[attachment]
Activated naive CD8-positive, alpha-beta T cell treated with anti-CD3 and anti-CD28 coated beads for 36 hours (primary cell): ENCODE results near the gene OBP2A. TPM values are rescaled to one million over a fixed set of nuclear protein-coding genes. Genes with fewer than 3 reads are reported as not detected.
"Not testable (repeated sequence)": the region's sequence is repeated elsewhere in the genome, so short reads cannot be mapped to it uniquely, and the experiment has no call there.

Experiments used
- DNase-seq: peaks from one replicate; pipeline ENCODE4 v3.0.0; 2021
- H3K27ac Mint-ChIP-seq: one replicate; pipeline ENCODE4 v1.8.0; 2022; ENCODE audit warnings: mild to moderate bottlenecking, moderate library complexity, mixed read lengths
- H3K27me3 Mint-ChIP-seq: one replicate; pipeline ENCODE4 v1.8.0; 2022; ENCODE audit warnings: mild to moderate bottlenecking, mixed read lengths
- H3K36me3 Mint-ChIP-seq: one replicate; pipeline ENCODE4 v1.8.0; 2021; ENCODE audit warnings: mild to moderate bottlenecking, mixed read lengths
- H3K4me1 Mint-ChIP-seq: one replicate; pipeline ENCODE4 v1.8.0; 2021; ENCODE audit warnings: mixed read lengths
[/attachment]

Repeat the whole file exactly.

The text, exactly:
Activated naive CD8-positive, alpha-beta T cell treated with anti-CD3 and anti-CD28 coated beads for 36 hours (primary cell): ENCODE results near the gene OBP2A. TPM values are rescaled to one million over a fixed set of nuclear protein-coding genes. Genes with fewer than 3 reads are reported as not detected.
"Not testable (repeated sequence)": the region's sequence is repeated elsewhere in the genome, so short reads cannot be mapped to it uniquely, and the experiment has no call there.

Experiments used
- DNase-seq: peaks from one replicate; pipeline ENCODE4 v3.0.0; 2021
- H3K27ac Mint-ChIP-seq: one replicate; pipeline ENCODE4 v1.8.0; 2022; ENCODE audit warnings: mild to moderate bottlenecking, moderate library complexity, mixed read lengths
- H3K27me3 Mint-ChIP-seq: one replicate; pipeline ENCODE4 v1.8.0; 2022; ENCODE audit warnings: mild to moderate bottlenecking, mixed read lengths
- H3K36me3 Mint-ChIP-seq: one replicate; pipeline ENCODE4 v1.8.0; 2021; ENCODE audit warnings: mild to moderate bottlenecking, mixed read lengths
- H3K4me1 Mint-ChIP-seq: one replicate; pipeline ENCODE4 v1.8.0; 2021; ENCODE audit warnings: mixed read lengths